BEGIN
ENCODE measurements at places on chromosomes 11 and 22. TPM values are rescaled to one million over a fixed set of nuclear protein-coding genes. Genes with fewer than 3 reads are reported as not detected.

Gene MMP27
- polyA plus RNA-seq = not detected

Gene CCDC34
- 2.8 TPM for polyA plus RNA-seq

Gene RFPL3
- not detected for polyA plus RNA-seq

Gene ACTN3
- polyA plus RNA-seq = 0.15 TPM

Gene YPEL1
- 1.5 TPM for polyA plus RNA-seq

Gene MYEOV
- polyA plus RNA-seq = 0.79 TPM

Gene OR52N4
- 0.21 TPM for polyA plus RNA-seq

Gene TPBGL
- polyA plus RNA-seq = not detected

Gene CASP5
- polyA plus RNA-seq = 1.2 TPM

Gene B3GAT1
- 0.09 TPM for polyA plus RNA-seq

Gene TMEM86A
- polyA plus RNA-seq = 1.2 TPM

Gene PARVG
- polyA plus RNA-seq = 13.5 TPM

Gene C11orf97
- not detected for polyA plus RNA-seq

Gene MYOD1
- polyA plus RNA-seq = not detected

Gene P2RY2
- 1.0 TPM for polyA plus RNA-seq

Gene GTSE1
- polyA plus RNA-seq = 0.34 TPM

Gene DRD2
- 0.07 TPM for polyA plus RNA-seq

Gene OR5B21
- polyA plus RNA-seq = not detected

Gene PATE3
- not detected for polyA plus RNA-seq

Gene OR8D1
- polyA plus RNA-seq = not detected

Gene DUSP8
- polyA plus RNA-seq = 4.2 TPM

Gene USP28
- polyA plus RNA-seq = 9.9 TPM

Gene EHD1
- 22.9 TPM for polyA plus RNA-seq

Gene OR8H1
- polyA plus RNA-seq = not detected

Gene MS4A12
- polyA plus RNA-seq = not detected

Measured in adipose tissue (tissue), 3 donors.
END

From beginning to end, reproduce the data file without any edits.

ENCODE measurements at places on chromosomes 11 and 22. TPM values are rescaled to one million over a fixed set of nuclear protein-coding genes. Genes with fewer than 3 reads are reported as not detected.

Gene MMP27
- polyA plus RNA-seq = not detected

Gene CCDC34
- 2.8 TPM for polyA plus RNA-seq

Gene RFPL3
- not detected for polyA plus RNA-seq

Gene ACTN3
- polyA plus RNA-seq = 0.15 TPM

Gene YPEL1
- 1.5 TPM for polyA plus RNA-seq

Gene MYEOV
- polyA plus RNA-seq = 0.79 TPM

Gene OR52N4
- 0.21 TPM for polyA plus RNA-seq

Gene TPBGL
- polyA plus RNA-seq = not detected

Gene CASP5
- polyA plus RNA-seq = 1.2 TPM

Gene B3GAT1
- 0.09 TPM for polyA plus RNA-seq

Gene TMEM86A
- polyA plus RNA-seq = 1.2 TPM

Gene PARVG
- polyA plus RNA-seq = 13.5 TPM

Gene C11orf97
- not detected for polyA plus RNA-seq

Gene MYOD1
- polyA plus RNA-seq = not detected

Gene P2RY2
- 1.0 TPM for polyA plus RNA-seq

Gene GTSE1
- polyA plus RNA-seq = 0.34 TPM

Gene DRD2
- 0.07 TPM for polyA plus RNA-seq

Gene OR5B21
- polyA plus RNA-seq = not detected

Gene PATE3
- not detected for polyA plus RNA-seq

Gene OR8D1
- polyA plus RNA-seq = not detected

Gene DUSP8
- polyA plus RNA-seq = 4.2 TPM

Gene USP28
- polyA plus RNA-seq = 9.9 TPM

Gene EHD1
- 22.9 TPM for polyA plus RNA-seq

Gene OR8H1
- polyA plus RNA-seq = not detected

Gene MS4A12
- polyA plus RNA-seq = not detected

Measured in adipose tissue (tissue), 3 donors.